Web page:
Poor Construction Workmanship | The Rana Plaza Collapse

Poor construction or construction is a major cause of damage to structures and buildings. This includes using salty sand to make concrete, using substandard steel or insufficient amounts of rebar, poor riveting, improperly torqued nuts, improper welding, and Others, including poor construction practices. An inexperienced field engineer’s observation of the construction process  may result in a collapse. Lack of adequate construction experience and supervision; lack of inspection and use of substandard building materials.

Extraordinary Loads

Exceptional loads are often weather-related. For example, heavy snow from a blizzard, shaking from an earthquake, and wind and rain from a hurricane. A building designed and constructed with the exceptional stresses of a site or area in mind must withstand the challenges of stress.

Time and Cost Restrictions

Overcommitment and constraints by builders focused on saving time and reducing construction costs have also reduced building quality. Budget constraints and shortening project schedules beyond reasonable time usually compromise the quality of construction and the choice of materials used. The choice of critical construction materials can certainly reduce the building’s characteristic strength and response to internal and external loads. These decisions may eventually lead to collapse, perhaps over time rather than immediately.

Professional Ethics and Regulatory Compliance | The Rana Plaza Collapse

Failure of project teams involved in day-to-day construction work to follow proper professional ethics concerning construction practices, discipline, and adherence to standards contributes to professional negligence and poor construction. These practices can easily lead to building damage or collapse during construction or after project completion. Failures of political officials, regulators, and local authorities responsible for inspecting construction sites contribute to building collapse by not following or circumventing established construction and permitting processes. Instead, it appears to be one of the main causes of the collapse of Rana Plaza.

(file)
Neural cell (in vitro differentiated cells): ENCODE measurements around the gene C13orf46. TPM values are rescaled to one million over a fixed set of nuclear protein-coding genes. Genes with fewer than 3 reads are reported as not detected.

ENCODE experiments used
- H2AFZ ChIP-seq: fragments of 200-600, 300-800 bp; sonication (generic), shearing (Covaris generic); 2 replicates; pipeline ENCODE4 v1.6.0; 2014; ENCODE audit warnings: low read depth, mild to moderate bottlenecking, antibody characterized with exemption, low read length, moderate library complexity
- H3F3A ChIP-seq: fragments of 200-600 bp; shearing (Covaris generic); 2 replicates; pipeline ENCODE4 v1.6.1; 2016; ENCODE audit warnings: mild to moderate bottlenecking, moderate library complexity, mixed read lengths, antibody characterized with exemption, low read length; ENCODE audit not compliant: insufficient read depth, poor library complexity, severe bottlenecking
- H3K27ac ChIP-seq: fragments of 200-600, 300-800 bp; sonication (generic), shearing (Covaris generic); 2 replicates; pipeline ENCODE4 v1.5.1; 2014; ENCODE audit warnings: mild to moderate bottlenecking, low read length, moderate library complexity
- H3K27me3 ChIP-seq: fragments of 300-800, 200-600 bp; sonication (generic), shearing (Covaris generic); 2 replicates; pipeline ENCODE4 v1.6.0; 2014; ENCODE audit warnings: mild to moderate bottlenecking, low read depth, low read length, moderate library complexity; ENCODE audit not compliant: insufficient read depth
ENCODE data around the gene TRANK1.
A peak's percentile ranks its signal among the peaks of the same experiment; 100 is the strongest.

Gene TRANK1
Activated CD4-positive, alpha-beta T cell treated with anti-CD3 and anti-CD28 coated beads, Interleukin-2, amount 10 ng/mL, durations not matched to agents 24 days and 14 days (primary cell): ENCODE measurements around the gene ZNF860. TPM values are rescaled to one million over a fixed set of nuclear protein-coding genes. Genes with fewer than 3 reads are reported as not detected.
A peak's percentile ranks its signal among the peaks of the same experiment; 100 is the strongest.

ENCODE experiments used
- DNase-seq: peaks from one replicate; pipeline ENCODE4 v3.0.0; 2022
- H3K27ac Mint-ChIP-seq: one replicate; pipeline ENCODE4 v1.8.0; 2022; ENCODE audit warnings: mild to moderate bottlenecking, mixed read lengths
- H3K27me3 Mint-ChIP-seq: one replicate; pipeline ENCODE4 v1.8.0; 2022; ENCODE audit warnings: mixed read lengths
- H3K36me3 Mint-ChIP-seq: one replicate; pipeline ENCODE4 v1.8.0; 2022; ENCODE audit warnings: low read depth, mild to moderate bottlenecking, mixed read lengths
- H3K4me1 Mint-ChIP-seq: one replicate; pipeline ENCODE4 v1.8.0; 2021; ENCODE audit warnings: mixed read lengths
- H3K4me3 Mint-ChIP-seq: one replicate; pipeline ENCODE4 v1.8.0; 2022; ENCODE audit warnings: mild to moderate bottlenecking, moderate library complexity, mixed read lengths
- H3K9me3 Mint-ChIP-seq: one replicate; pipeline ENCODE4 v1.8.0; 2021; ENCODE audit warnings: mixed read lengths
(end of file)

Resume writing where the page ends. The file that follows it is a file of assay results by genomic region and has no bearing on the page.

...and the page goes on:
Monument to the 1,134 people killed in the collapse_©Tansy Hoskins

In Bangladesh, steps have also been taken to introduce a national system for occupational accidents based on the principles of Convention No. 121 and mutual agreement on the system’s core elements. The operation of an Employment Injury Insurance (EII) scheme is inevitably time-consuming, at most two to three years. Until the EII system is up and running and we can collect contributions and pay out benefits, Having a good backup solution is essential. A place that provides adequate medical care and compensation to victims temporarily in an efficient and diligent manner.


(2017) The Rana Plaza Accident and its aftermath. Available at:–en/index.htm (Accessed: December 2, 2022). 

Admin (2019) Bangladesh and reasons buildings collapse – erma: Enterprise risk management academy, ERMA | Enterprise Risk Management Academy. Available at: (Accessed: December 2, 2022). 

Collapse at Rana Plaza (2018) Ethics Unwrapped. Available at: (Accessed: December 2, 2022). 

Goodwin, J. (2021) The Rana Plaza Collapse: What Happened & What it means for fashion, Grow Ensemble. Available at: (Accessed: December 2, 2022). 

Rana Plaza building collapse, April 2013 (no date) Business & Human Rights Resource Centre. Available at: (Accessed: December 2, 2022). 


Abha has completed her architecture from mumbai. She is passionate about designing and has a creative mind. She also fond of binging series and movies.